The unexpected can be the best


I’ve always had some sort of belief in a serendipitous life when it comes to people. I believe in a flow of life – how people find one another, interact with one another and even leave one another.


In my life, many of my treasured relationships have been unexpected. One of my closest friends, who I now regard as family was a stranger on Spare Rooms. My current partner was a chance encounter at an underground feminist punk gig. I’ve cultivated relationships watching burlesque dancers throw cake at one another, in coffee shops, online, in smoking areas, on a sunroof in Benalmádena and much more.


The people are so very different from one another, but they all have one thing in common – I wasn’t expecting them to come into my life and I wasn’t really ready for them. Same goes for Frankie.


I always saw myself with a fluffy dog – like a Cavapoo, or one with a fantastic temperament like a Golden Retriever. I never liked small dogs much – particularly Chihuahuas and I wasn’t interested in having a short haired dog. I also expected to cultivate a relationship with a reputable breeder and have weeks, maybe even months to prepare, or get a rescue dog.


Frankie was a pretty quick turnaround, she’s a Chihuahua-Frenchie mix and when we picked her up she weighed just 1.2kg – that’s about a bag of sugar. She now proudly weighs in at 3.8kg. She is a short-haired, tiny, tiny dog. Believe it or not looking at the picture below… she is barky, stubborn and highly sassy.



Yet, I wouldn’t change a thing. She is beautifully and wonderfully unexpected.


In terms of timing, everyone said “lockdown is perfect!” – it’s not. In reality you cannot socialise the puppy effectively, they develop attachment issues quicker and you don’t get a break which is hard in the short and long term for owner and puppy.


But, I always think about that episode of Friends when Chandler quits is job in data-something-transponding. Monica is all “now is not a good time to have a baby” and he reassures her – there is never a good time to have a baby. I think this is true of most things with relationships and big decisions – there may be better times, but there is never a perfect time and there is beauty and growth in the unexpected.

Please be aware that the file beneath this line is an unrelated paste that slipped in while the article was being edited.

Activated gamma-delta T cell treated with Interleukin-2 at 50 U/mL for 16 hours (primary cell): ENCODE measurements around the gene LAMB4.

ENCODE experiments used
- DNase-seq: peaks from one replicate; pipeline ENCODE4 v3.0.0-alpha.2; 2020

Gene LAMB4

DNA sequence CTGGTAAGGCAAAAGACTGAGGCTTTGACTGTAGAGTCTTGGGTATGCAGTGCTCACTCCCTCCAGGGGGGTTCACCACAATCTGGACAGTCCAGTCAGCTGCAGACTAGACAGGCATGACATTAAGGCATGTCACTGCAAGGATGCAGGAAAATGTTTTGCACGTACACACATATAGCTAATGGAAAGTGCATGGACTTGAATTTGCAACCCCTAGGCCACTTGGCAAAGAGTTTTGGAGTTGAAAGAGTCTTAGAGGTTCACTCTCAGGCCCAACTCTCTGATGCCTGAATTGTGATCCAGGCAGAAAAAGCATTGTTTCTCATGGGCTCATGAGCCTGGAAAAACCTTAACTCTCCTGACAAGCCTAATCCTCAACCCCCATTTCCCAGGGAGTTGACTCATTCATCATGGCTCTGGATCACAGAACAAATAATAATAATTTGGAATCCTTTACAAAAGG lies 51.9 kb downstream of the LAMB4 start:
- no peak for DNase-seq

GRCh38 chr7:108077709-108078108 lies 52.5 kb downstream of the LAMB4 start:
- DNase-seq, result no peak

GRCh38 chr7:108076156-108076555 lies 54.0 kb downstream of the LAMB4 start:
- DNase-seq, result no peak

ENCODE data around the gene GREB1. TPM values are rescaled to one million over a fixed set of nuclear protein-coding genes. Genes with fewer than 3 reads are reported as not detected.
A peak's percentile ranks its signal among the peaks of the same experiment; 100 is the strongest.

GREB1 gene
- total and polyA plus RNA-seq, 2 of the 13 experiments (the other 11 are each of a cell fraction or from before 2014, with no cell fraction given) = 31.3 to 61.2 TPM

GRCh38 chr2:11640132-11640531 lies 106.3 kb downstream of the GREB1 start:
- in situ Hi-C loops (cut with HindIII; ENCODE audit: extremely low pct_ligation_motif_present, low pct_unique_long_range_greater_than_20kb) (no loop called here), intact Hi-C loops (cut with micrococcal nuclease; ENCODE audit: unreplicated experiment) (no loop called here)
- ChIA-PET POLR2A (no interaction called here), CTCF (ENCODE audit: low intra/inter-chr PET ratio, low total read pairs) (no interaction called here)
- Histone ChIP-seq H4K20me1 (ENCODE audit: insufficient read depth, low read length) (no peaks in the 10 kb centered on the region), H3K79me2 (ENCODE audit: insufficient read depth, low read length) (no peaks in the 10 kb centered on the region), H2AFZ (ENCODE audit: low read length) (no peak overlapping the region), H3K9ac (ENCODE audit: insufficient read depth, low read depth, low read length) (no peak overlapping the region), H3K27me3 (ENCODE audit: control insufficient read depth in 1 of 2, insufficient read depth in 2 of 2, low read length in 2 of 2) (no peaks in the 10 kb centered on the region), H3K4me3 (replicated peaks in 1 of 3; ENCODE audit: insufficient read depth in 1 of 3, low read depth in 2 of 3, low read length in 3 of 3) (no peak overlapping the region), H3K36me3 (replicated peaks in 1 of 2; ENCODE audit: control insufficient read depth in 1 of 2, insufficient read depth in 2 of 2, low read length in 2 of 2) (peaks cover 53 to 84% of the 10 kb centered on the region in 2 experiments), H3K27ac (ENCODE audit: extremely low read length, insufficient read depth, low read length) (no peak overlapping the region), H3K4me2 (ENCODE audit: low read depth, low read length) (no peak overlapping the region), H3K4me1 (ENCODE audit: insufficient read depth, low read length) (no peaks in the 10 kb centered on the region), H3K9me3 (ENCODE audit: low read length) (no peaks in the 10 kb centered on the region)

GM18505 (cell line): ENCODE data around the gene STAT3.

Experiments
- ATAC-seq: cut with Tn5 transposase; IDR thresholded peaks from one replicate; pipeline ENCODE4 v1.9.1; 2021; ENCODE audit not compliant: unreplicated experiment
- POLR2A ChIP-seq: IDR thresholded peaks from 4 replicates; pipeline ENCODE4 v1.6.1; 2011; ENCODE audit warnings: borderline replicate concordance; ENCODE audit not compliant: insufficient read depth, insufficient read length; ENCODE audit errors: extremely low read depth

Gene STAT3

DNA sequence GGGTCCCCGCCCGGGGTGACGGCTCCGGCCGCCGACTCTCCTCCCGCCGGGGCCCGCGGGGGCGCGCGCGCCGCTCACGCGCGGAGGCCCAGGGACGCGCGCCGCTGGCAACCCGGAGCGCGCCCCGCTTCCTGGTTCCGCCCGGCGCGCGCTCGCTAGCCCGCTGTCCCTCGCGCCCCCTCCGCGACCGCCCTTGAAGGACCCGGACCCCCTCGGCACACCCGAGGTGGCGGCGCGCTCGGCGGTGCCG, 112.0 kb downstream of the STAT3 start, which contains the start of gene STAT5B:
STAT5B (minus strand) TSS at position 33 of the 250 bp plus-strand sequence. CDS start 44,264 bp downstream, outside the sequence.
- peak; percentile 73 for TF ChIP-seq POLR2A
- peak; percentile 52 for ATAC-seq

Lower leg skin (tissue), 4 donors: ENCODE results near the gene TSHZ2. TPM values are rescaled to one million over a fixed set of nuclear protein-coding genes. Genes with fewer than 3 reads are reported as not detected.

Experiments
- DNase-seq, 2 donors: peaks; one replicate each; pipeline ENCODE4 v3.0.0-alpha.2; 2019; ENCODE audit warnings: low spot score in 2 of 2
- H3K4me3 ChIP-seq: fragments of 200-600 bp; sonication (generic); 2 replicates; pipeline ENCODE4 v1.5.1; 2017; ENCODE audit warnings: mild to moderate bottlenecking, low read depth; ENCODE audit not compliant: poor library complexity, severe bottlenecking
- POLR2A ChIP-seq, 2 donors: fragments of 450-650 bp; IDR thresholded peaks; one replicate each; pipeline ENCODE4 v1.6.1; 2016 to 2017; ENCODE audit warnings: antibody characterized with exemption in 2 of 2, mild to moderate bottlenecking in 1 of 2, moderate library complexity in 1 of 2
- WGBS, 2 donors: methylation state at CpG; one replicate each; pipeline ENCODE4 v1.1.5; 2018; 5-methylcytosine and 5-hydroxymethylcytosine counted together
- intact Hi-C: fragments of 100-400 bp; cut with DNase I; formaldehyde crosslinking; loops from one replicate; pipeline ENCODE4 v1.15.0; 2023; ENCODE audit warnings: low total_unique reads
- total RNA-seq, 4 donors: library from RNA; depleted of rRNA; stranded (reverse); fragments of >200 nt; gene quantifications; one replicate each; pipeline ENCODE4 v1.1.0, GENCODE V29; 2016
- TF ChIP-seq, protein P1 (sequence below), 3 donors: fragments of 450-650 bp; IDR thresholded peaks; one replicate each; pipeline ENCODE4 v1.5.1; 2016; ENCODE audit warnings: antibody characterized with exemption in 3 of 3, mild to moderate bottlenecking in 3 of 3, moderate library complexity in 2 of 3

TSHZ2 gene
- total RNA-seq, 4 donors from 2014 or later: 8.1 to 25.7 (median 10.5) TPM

You are ultimately responsible for your relationships


Nobody knows your relationship better than you.


Whilst a counsellor can help you work out issues and this can be invaluable, ultimately it relies on you to communicate your experience and feelings and make any changes yourself. Unfortunately, whilst there are dog trainers, there is no puppy-owner counselling for the emotional stuff.


Me and my partner got completely lost in every training video, blog and forum out there and you know what we found? Most of it is contradictory.


Crate your puppy, don’t crate your puppy, always give them access to water, stop water after 8pm, feed twice a day, feed three times a day, bath them weekly, bath them never, ignore the barking, crate them when they bark. It may as well have said “stay home, go out, work from home, wash your hands at the office, be alert”. OH OK THANKS VERY CLEAR, VERY HELPFUL.


Most of the stuff online also perpetuates a narrative of – it’s hard work but your dog is THE BEST THING EVER and you’ll be so happy. When I started to really struggle with Frankie and felt lost and useless trying to care for another living thing, this was really unhelpful. I imagine it’s similar to how new mums sometimes feel, although I can appreciate that is significantly more complex. It also reminded me of dominant relationship discourse in the media – rainbows, flowers and (the often white, cis, heterosexual) couple getting their fairy tale at the end in some sort of busy train station.


It wasn’t until I came across Puppy Blues that I felt a little more normal and able to process my emotions so I could be a better dog parent. I guess in the same way it’s normal to struggle in your relationships and get overwhelmed by the amount of advice and guidance to “help” and “improve” it, it’s the same for any big life commitment that takes work.


It’s been re-affirmed for me that a rocky road is not always a sign of disaster, it can often be a sign of growth and within this, you are responsible for if and how you choose to handle the situation.



As me and my partner move forward with our pampered dog-child, we’re starting to enjoy the daily walks, the evening snuggles and the play time that allows us to just switch off. We’ve even started looking for a house with a garden to rent, as we really want to get Frankie a friend. Hopefully we’ll be able to give a loving home to a rescue dog. No doubt this will bring new challenges and teach me even more about myself, love, commitment and relationships.


Anyway, for now, dog mum duties call as Frankie is currently barking at a plastic bag *sigh*.